We embarked on our third port of call on Thursday in Ketchikan Alaska. While my nieces were interested in seeing if there were any seals in the river, I found myself occupied shopping. It was in Ketchikan where I found my final souvenir for Alaska a purple necklace which I paid for myself. When we boarded the Ruby Princess cruise ship once more, we found a surprise at our door- an exclusive invitation for all seven of us to dine at the Share restaurant- an exclusive restaurant of six-course creations by a famous cook.
Friday was my parents 50th anniversary as well as our final day at sea. We spent the morning drinking coffee on our balcony while trying to see if we could spot any whales at the same time. Our friend, Monica brought over some wine she brought from California to celebrate and we had a girls time. For once, I actually enjoyed the sweet wine (which I later found out was Stella Rose.).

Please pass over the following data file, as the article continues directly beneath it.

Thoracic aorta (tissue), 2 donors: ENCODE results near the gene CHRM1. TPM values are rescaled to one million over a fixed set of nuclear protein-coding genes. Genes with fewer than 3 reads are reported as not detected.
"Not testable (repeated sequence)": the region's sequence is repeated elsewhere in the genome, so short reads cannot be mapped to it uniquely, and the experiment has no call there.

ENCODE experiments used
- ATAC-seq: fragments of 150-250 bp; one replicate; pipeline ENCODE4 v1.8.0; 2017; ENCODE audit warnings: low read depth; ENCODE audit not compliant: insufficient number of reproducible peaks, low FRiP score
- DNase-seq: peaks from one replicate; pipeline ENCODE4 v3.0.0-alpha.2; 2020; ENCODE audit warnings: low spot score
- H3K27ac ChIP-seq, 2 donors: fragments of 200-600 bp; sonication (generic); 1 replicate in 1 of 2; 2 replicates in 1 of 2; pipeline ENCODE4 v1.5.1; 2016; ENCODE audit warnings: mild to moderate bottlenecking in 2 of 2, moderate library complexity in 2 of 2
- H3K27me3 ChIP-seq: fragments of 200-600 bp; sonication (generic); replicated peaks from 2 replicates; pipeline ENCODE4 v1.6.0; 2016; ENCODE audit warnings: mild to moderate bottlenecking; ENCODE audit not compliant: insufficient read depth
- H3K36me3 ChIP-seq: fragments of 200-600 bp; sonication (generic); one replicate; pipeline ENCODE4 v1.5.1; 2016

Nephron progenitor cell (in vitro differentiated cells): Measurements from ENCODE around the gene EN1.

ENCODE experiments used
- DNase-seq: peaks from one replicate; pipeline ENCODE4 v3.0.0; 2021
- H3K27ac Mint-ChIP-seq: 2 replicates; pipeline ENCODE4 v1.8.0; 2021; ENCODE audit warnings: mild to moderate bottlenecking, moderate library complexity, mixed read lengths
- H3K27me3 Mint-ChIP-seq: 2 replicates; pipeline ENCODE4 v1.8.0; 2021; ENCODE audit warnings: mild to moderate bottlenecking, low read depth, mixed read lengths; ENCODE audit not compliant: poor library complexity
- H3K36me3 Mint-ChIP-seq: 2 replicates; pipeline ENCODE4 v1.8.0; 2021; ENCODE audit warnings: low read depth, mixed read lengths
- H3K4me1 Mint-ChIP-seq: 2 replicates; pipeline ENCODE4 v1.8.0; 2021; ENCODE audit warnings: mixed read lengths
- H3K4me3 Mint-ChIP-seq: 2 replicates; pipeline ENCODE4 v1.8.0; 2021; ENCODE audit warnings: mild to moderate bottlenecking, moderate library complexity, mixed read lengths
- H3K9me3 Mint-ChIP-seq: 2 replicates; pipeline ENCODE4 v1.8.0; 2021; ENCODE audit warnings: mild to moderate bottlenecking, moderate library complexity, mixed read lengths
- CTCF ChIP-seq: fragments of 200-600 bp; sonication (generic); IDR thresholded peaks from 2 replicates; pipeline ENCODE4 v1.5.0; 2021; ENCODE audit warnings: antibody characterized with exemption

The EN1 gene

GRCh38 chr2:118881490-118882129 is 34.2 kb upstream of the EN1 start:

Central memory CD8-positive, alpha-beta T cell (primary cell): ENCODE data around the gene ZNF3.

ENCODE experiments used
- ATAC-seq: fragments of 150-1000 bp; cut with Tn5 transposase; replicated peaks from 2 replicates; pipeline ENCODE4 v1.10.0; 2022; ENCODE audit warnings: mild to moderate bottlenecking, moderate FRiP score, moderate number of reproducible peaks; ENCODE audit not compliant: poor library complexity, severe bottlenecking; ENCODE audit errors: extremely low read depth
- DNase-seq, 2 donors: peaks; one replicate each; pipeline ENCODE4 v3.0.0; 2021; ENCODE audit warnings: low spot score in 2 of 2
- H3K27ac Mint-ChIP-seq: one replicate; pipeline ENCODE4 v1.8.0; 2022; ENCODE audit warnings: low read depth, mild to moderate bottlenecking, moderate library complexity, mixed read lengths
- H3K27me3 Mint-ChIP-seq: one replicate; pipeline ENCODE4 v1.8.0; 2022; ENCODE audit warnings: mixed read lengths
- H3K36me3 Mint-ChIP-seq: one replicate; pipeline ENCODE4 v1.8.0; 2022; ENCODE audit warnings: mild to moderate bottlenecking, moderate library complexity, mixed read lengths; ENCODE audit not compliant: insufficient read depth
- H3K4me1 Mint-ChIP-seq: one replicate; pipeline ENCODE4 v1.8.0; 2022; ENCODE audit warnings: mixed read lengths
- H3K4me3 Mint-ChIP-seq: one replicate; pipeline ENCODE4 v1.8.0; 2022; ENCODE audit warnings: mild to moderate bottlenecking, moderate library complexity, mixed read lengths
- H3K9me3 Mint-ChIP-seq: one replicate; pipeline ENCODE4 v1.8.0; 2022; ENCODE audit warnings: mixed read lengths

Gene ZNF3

Since my brother and sister-in-law were out on excursions with Elizabeth and Rebekah, we celebrated my parent’s anniversary just the three of us in our usual dining room. It was neat because the waiters actually sang happy anniversary (song sang to the tune of “Happy Birthday”) and videotaped the whole thing. Later we disembarked with Ashley’s family and explored Victoria, British Columbia, Canada together. All in all, it was an amazing cruise with wonderful weather and amazing memories–full of amazing memories and brand-new friendships. Someone told us that this was the best weather they’ve had out of the 21 cruises. Most of the passengers were unable to view the glaciers because of the fog or rainy weather, but we had a wonderful clear view.